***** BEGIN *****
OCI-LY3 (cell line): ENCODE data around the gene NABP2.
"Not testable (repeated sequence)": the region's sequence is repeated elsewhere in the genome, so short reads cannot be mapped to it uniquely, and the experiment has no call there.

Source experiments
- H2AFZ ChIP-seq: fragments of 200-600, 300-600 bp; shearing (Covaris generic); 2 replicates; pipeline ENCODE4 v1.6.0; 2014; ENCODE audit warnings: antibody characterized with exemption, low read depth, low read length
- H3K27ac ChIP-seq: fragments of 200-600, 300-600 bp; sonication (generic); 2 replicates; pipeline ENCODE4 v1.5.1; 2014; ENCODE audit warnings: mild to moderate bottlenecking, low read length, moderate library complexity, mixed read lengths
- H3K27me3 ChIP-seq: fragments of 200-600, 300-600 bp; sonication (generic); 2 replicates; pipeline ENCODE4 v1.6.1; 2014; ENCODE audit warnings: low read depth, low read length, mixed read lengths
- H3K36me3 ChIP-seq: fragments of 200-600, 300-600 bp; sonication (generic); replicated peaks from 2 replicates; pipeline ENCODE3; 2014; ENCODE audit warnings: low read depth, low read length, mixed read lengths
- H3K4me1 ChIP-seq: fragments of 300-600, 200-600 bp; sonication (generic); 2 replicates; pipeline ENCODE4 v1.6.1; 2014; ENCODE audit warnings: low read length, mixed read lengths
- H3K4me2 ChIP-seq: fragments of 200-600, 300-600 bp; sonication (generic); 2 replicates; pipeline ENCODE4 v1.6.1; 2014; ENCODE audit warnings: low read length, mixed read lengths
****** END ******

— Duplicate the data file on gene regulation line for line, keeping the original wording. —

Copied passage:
OCI-LY3 (cell line): ENCODE data around the gene NABP2.
"Not testable (repeated sequence)": the region's sequence is repeated elsewhere in the genome, so short reads cannot be mapped to it uniquely, and the experiment has no call there.

Source experiments
- H2AFZ ChIP-seq: fragments of 200-600, 300-600 bp; shearing (Covaris generic); 2 replicates; pipeline ENCODE4 v1.6.0; 2014; ENCODE audit warnings: antibody characterized with exemption, low read depth, low read length
- H3K27ac ChIP-seq: fragments of 200-600, 300-600 bp; sonication (generic); 2 replicates; pipeline ENCODE4 v1.5.1; 2014; ENCODE audit warnings: mild to moderate bottlenecking, low read length, moderate library complexity, mixed read lengths
- H3K27me3 ChIP-seq: fragments of 200-600, 300-600 bp; sonication (generic); 2 replicates; pipeline ENCODE4 v1.6.1; 2014; ENCODE audit warnings: low read depth, low read length, mixed read lengths
- H3K36me3 ChIP-seq: fragments of 200-600, 300-600 bp; sonication (generic); replicated peaks from 2 replicates; pipeline ENCODE3; 2014; ENCODE audit warnings: low read depth, low read length, mixed read lengths
- H3K4me1 ChIP-seq: fragments of 300-600, 200-600 bp; sonication (generic); 2 replicates; pipeline ENCODE4 v1.6.1; 2014; ENCODE audit warnings: low read length, mixed read lengths
- H3K4me2 ChIP-seq: fragments of 200-600, 300-600 bp; sonication (generic); 2 replicates; pipeline ENCODE4 v1.6.1; 2014; ENCODE audit warnings: low read length, mixed read lengths